When a group of high school and university students staged a play at a peace conference in Myanmar early this January, they never imagined that they would end up in prison.
The play, performed at a gathering of civil society organizations, satirically criticized those who supported the ongoing conflict between the Burmese military (the Tatmadaw) and ethnic armed groups. According to the lead organizer of the drama, “the message of our drama is that we don’t want wars.”
After a video of the performance was posted online, a lieutenant-colonel in the army filed a criminal complaint accusing the students of defaming the army and, on January 25, nine students were charged with criminal defamation. They now face up to three years in prison.
According to a police officer quoted in the media, the lieutenant-colonel lodged the complaint because the play, which included jokes about military wives having affairs while their husbands were away, “could disgrace and destroy the image of the Tatmadaw” and their families.
The charges against the students were filed under section 66(d) of the 2013 Telecommunications Act, a provision adopted by the then-military-controlled Parliament that criminalizes the use of a telecommunications device to “extort, threaten, obstruct, defame, disturb, unduly influence or intimidate” another person. Use of the provision has risen dramatically since the new government, dominated by Daw Aung San Suu Kyi’s National League for Democracy (NLD), took office, with at least 54 cases filed and eight people sentenced to prison in the past year. While section 66(d) is only one of three laws that criminalizes defamation in Myanmar, it is the only one for which bail can be denied pending trial.
In recent weeks, Myo Yan Naung Thein was sentenced to six months in prison for criticizing the military commander-in-chief, while Aung Myint Tun was sentenced to six months in prison for posting on social media an erroneous report that NLD Central Executive Committee member U Win Thein had resigned due to health reasons. While Myo Yan Naung Thein was one of the prisoners who received a presidential pardon on April 12 in honor of New Year, he had already been detained for more than five months at the time of his release.
The law is so vague and overbroad that seemingly any criticism of government officials or the military can lead to arrest, detention without bail, and prosecution. Concern over the breadth of the law is so great that a recent article in The Huffington Post on military commander-in-chief Min Aung Hlaing carried a warning that sharing the article on social media in Burma would result in arrest and prosecution under section 66(d).
With this and other laws being used to suppress dissent, the sense of disillusionment among activists who supported the NLD during its years in the wilderness is palpable. To be clear, only some of these cases have been filed by NLD members or on the instructions of NLD officials. Many are being filed by the military or its allies, perhaps as a test of the NLD’s resolve and commitment to an open society. But the NLD has taken no visible steps to halt these attacks on freedom of expression.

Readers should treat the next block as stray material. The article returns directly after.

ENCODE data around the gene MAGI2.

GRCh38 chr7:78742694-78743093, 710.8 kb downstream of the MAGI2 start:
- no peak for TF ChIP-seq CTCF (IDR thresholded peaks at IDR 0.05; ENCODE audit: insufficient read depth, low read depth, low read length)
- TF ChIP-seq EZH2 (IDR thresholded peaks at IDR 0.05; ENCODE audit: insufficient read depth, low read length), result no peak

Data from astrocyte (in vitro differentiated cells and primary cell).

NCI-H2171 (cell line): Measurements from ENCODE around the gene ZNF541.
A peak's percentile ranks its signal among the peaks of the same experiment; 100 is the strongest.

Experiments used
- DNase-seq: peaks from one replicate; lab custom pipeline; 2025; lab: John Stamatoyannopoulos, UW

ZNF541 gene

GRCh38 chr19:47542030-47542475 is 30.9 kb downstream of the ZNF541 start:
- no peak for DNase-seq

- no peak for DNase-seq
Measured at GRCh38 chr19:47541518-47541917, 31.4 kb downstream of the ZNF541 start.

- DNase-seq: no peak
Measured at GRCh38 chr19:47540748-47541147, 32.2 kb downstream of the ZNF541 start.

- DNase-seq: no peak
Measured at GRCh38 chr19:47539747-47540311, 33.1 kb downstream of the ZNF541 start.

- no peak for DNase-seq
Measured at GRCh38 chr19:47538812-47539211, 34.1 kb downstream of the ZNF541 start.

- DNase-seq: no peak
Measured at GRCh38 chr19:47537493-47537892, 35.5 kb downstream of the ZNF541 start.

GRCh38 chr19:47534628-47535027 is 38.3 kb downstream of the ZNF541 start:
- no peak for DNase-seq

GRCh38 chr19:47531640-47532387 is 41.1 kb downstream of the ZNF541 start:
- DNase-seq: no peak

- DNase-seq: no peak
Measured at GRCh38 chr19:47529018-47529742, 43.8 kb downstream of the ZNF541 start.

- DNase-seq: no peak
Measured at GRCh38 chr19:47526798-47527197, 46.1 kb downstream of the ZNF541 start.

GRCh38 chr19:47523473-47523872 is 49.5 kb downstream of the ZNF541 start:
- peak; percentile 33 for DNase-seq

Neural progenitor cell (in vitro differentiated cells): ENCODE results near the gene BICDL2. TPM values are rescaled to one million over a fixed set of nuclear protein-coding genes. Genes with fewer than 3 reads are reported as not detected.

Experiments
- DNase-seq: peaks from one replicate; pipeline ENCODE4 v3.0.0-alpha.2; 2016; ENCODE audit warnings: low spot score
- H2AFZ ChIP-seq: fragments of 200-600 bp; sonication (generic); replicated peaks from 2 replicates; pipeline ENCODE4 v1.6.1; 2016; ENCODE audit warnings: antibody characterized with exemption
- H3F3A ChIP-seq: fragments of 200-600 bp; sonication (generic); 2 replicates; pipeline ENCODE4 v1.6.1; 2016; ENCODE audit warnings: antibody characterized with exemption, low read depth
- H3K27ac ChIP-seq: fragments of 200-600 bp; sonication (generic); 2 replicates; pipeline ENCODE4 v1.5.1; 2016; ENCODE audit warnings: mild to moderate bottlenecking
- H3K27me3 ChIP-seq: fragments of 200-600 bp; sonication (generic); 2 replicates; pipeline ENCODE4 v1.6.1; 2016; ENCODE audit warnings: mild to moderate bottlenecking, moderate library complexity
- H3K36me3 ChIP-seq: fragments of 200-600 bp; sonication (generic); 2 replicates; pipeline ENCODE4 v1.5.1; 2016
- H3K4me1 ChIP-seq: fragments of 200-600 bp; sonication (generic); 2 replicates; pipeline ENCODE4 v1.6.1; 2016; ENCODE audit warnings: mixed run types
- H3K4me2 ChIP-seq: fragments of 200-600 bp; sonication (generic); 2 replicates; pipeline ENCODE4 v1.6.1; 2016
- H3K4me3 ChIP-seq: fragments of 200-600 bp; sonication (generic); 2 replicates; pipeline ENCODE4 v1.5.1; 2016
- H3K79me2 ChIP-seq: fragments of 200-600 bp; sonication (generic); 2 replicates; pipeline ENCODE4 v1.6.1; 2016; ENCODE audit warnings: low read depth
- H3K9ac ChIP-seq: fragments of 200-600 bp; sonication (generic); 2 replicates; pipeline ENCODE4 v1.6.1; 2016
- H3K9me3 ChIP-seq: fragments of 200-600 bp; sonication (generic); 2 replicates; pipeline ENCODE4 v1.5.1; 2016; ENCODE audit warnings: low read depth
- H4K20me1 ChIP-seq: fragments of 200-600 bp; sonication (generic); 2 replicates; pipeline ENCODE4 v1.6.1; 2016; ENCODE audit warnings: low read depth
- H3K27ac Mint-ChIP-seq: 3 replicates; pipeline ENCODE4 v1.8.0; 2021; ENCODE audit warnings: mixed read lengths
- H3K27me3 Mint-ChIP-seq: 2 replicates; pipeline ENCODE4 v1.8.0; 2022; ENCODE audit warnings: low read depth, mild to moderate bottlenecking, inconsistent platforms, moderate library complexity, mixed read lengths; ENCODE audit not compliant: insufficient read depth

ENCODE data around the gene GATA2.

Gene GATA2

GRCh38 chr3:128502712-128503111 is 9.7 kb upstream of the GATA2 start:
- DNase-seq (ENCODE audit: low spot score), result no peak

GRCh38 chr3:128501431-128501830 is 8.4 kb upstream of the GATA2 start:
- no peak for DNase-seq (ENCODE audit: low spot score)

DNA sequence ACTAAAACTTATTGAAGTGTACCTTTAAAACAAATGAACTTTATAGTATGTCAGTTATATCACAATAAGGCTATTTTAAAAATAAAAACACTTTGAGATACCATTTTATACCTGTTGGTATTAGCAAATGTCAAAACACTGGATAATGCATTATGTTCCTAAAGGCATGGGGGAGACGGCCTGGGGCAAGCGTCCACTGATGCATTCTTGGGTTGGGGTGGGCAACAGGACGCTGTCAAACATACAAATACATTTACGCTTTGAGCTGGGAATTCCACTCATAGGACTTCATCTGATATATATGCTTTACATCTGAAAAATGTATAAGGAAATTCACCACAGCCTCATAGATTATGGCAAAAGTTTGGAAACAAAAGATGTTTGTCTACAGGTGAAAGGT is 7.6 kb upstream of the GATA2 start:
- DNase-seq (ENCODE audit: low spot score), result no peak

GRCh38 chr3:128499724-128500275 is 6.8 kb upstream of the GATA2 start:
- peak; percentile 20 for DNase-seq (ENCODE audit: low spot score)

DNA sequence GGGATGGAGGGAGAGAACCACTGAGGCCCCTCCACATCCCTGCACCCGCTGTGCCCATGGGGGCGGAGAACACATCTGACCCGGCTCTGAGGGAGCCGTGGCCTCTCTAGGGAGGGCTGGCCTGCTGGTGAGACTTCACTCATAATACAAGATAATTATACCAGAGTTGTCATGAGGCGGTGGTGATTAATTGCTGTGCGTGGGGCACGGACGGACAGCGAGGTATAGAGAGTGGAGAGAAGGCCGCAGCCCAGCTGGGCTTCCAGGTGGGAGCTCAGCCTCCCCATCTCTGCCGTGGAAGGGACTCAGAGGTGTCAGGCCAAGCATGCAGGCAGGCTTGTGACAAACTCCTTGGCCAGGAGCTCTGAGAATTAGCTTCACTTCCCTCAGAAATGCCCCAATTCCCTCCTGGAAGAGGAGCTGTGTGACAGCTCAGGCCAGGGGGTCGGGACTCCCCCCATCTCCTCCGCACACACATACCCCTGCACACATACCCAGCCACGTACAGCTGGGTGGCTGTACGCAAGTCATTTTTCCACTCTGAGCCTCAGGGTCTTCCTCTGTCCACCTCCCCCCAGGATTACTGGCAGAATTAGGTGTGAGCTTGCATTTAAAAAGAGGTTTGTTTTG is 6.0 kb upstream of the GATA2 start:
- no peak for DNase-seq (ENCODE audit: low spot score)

The NLD’s 2015 election manifesto included a promise to “revoke legislation that harms the freedom and security that people should have by right.” Many of those who voted for the party hoped that, at a minimum, people would no longer be going to jail for expressing their opinions. To their disappointment, that has not been the case.
Some are translating their disappointment into action. Maung Saung Kha, who served six months in prison after being convicted under section 66(d) for “defaming” former president Thein Sein in a poem, is spearheading a new civil society group campaigning for amendment or repeal of the law. On January 23, he and other activists, lawyers and journalists held a protest against the law in Yangon’s Maha Bandoola Park. Although U Soe Thein, director general of the communications department at the Ministry of Transportation, announced on April 11 that the ministry was discussing possible amendments to section 66(d), there is no indication that the ministry intends to end criminal prosecutions for peaceful speech and end the misuse of defamation and other military-era laws.
In opposition, Daw Aung San Suu Kyi and the NLD would have agreed with this simple proposition: no one should go to jail for insulting or criticizing a public official. The question is what they believe now that they share power with the military.
Burma’s Parliament, which is dominated by the NLD, should move quickly to repeal all laws that criminalize peaceful expression, including the criminal defamation provisions in section 66(d), the Penal Code and the News Media Law. Pending repeal, Daw Aung San Suu Kyi should instruct her party members not to file any cases under the kinds of laws that once imprisoned thousands, including more than 100 current NLD members of Parliament, and President Htin Kyaw should make it clear that if the military or others file such cases it will be a waste of time, as he will pardon all those charged.
Until the ruling party acts to put an end to the arrests, harassment, and imprisonment of those who speak critically of the government or the military, the hopes of those who have long supported them will remain unfulfilled.
Linda Lakhdhir is a legal advisor in the Asia Division of Human Rights Watch, and the author of the 2016 Human Rights Watch report “They Can Arrest You at Any Time: The Criminalization of Peaceful Expression in Burma.”